Tirade for Three
Tirade for Three is part one of Murray Mednick’s Gary Plays. First produced in 1997 under the direction of Guy Zimmerman, Tirade was inspired by a friend of the playwright whose son died in a drug deal gone wrong under the “dusty trees” of the San Fernando Valley. Gary, an unemployed actor down on his luck, visits the park where his son was shot, apparently at random. Struggling with murderous rage, he is joined by two “choral” figures, internalized voices that re-enact painful memories and goad him toward a moment of surrender. This moment of honesty does in fact arrive, and in the peace that follows Gary decides to do penance for his pride by carrying his son’s ashes to the sea. With its compressed, single-word lines of dialogue, Tirade for Three is a distillation of the tragic effect. Murray is finding it, “following where he leads,” and so, in a way, is Gary.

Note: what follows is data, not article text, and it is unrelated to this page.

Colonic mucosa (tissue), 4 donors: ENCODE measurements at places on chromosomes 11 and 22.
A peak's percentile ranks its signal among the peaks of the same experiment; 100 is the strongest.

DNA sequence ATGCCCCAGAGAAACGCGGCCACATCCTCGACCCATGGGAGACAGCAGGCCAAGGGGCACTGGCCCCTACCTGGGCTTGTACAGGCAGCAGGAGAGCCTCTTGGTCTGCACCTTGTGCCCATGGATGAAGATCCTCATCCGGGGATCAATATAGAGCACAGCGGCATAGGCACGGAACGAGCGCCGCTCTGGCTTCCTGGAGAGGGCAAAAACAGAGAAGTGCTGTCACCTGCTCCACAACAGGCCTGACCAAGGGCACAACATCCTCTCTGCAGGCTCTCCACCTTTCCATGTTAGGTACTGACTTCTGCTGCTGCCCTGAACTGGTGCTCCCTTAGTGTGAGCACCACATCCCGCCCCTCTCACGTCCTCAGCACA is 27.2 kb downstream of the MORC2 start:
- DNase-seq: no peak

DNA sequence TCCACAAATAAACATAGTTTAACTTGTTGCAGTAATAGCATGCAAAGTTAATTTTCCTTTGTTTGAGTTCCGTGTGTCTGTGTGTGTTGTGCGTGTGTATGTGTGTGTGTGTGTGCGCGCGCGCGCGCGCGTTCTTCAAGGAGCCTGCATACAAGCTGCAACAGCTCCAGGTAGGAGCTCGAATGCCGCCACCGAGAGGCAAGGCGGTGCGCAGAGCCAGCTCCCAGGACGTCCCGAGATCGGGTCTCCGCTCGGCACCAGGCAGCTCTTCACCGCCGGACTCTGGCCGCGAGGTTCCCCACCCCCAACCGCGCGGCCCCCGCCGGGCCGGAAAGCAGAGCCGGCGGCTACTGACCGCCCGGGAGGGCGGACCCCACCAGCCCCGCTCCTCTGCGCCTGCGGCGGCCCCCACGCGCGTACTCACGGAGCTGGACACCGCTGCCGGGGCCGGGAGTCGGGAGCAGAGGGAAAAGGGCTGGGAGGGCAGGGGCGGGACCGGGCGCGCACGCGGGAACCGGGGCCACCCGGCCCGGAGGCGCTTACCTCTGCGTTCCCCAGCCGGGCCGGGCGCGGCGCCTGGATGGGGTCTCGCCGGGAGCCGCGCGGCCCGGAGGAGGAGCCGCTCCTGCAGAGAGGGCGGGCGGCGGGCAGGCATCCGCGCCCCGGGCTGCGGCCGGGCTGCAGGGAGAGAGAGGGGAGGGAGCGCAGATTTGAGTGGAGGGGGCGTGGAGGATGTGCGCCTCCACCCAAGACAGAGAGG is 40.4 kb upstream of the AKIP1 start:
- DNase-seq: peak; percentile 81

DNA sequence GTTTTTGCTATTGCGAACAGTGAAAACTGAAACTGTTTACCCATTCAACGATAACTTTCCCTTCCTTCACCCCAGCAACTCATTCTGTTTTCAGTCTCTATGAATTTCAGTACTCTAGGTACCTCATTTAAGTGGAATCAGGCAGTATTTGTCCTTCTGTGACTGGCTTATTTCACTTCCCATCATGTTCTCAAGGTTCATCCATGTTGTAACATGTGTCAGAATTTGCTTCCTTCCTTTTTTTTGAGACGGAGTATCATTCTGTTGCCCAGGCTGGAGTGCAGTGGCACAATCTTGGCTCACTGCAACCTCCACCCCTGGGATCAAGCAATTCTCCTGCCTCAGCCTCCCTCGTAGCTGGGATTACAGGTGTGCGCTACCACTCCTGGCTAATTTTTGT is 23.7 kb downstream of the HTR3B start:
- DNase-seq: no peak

The literary cathedral of the Gary Plays self-catalyzes out of a single line of dialogue: “Here comes the king,” which is quickly followed by the sardonic rejoinder, “The king is here.” The king (Gary) then enters, a confused and cranky actor down on his luck and wanting to be left alone to mourn the death of his son. In this trenchant, vaguely vaudevillian exchange the entire series lies dormant, waiting to be “heard.”